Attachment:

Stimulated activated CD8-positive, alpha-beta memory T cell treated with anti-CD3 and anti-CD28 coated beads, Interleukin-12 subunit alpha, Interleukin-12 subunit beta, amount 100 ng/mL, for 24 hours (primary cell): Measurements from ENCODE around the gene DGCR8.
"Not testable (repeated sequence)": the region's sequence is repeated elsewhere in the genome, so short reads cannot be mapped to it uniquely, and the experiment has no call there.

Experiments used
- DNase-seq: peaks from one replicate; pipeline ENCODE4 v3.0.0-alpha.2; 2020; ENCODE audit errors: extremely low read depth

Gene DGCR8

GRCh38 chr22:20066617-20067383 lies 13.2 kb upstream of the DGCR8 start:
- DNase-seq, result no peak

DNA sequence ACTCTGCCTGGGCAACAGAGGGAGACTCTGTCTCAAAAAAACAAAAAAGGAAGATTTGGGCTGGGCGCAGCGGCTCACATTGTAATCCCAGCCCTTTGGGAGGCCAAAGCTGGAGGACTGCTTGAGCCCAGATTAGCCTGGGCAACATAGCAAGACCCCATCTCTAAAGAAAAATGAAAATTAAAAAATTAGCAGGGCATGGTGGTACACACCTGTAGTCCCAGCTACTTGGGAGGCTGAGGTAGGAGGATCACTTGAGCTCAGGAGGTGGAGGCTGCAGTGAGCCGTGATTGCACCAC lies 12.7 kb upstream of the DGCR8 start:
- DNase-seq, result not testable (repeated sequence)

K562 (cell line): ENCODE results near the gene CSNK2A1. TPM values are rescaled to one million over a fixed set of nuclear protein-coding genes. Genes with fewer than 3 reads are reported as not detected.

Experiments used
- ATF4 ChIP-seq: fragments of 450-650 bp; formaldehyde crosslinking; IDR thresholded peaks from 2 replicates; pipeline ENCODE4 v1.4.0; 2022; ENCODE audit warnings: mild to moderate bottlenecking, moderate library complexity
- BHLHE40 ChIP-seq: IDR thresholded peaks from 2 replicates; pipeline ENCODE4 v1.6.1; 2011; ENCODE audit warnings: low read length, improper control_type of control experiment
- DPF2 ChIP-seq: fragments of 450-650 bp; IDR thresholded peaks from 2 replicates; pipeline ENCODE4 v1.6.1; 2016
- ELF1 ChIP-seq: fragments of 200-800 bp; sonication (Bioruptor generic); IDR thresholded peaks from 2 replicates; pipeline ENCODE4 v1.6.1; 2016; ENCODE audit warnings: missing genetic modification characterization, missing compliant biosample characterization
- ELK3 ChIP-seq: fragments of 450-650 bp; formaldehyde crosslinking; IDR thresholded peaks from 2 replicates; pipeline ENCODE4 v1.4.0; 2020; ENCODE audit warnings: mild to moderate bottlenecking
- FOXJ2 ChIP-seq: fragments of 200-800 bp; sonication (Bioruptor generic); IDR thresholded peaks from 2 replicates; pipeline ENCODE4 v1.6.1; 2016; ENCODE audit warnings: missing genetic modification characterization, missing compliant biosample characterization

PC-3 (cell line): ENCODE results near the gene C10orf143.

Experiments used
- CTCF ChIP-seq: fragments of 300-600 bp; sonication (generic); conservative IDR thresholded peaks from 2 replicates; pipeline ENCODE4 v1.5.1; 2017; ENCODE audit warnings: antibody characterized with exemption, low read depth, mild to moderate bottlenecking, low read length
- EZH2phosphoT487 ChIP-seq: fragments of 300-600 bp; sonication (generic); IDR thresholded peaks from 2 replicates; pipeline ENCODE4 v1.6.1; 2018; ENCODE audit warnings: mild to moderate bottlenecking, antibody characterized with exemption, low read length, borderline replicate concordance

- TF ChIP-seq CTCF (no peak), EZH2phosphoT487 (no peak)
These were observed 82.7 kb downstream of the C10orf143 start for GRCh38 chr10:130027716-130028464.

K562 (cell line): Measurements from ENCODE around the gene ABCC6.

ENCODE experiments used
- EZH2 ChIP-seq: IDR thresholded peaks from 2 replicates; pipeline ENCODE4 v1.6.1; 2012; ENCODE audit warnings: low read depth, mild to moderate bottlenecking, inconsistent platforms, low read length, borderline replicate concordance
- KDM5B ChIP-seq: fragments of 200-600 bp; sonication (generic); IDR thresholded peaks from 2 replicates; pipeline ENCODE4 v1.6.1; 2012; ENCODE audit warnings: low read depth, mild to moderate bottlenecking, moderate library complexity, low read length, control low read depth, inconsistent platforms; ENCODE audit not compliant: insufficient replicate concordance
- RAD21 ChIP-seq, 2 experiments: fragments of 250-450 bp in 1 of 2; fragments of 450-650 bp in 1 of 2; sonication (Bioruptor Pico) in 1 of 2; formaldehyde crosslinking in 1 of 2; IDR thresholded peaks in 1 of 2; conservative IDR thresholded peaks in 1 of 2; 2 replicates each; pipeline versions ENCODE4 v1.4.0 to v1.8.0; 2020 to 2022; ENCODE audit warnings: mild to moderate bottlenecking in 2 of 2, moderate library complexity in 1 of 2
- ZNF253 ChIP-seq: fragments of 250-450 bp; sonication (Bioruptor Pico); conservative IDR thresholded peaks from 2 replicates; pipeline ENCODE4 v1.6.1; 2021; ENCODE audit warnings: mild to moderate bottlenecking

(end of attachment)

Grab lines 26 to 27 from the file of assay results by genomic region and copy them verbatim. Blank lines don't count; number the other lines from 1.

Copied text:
- EZH2 ChIP-seq: IDR thresholded peaks from 2 replicates; pipeline ENCODE4 v1.6.1; 2012; ENCODE audit warnings: low read depth, mild to moderate bottlenecking, inconsistent platforms, low read length, borderline replicate concordance
- KDM5B ChIP-seq: fragments of 200-600 bp; sonication (generic); IDR thresholded peaks from 2 replicates; pipeline ENCODE4 v1.6.1; 2012; ENCODE audit warnings: low read depth, mild to moderate bottlenecking, moderate library complexity, low read length, control low read depth, inconsistent platforms; ENCODE audit not compliant: insufficient replicate concordance